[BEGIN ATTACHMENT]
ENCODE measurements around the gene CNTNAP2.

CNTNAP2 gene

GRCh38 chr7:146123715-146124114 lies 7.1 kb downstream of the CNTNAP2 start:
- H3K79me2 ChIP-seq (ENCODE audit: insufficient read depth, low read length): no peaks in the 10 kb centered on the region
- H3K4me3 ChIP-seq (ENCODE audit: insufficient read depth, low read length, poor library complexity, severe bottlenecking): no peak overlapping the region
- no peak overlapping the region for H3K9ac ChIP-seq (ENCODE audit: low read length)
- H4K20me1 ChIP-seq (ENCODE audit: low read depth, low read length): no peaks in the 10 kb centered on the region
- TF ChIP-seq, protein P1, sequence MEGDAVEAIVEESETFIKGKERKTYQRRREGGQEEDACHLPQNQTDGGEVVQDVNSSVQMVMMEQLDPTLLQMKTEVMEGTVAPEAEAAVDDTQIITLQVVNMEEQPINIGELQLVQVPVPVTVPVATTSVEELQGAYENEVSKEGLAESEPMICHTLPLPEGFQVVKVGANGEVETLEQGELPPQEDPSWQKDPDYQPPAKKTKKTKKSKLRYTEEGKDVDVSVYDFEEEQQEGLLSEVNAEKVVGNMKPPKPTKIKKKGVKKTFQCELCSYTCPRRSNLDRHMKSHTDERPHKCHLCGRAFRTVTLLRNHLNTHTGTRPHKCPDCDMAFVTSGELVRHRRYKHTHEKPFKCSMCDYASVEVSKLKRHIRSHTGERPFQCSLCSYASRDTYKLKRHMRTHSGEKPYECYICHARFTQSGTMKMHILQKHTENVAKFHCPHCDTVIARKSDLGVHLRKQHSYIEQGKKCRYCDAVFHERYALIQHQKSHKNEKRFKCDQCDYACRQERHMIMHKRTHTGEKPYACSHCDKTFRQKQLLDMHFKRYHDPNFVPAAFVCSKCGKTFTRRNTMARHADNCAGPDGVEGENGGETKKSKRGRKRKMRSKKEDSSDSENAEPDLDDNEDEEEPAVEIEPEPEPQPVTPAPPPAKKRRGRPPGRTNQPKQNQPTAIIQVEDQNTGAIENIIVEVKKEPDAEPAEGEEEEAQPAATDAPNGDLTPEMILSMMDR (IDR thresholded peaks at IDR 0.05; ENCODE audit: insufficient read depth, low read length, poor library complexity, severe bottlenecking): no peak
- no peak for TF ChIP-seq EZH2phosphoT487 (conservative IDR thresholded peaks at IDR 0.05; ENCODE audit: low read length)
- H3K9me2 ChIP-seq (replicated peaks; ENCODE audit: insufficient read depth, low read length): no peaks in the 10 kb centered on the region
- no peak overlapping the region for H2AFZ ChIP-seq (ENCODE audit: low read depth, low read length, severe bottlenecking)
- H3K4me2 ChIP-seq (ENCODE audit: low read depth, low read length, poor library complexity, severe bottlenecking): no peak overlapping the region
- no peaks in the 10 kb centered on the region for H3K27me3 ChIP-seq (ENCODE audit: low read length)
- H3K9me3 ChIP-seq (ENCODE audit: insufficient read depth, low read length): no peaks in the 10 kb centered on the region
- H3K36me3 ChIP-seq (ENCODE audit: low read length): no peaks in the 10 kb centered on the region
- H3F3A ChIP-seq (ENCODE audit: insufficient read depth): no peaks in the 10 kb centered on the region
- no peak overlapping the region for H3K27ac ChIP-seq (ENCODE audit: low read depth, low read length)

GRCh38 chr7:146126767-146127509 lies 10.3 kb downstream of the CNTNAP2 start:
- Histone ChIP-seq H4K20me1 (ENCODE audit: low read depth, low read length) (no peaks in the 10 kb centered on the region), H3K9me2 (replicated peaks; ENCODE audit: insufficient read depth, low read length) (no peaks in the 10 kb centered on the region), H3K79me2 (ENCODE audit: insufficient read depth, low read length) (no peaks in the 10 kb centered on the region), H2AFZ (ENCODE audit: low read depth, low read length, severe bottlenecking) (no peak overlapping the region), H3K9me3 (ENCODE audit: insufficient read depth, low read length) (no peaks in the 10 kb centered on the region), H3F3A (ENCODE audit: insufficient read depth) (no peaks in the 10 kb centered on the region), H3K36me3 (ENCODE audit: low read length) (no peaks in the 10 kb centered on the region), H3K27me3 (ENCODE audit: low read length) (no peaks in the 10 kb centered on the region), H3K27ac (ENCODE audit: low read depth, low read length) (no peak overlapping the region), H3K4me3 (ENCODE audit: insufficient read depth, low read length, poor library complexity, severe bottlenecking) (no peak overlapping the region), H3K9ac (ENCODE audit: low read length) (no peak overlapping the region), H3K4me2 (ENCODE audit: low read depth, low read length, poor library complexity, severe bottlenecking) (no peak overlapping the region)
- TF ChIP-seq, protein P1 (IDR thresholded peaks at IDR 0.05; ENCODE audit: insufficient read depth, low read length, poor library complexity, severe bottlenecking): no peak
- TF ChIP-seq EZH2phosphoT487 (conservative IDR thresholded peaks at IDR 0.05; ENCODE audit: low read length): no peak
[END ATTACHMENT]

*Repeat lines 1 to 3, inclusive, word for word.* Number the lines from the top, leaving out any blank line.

ENCODE measurements around the gene CNTNAP2.

CNTNAP2 gene

GRCh38 chr7:146123715-146124114 lies 7.1 kb downstream of the CNTNAP2 start: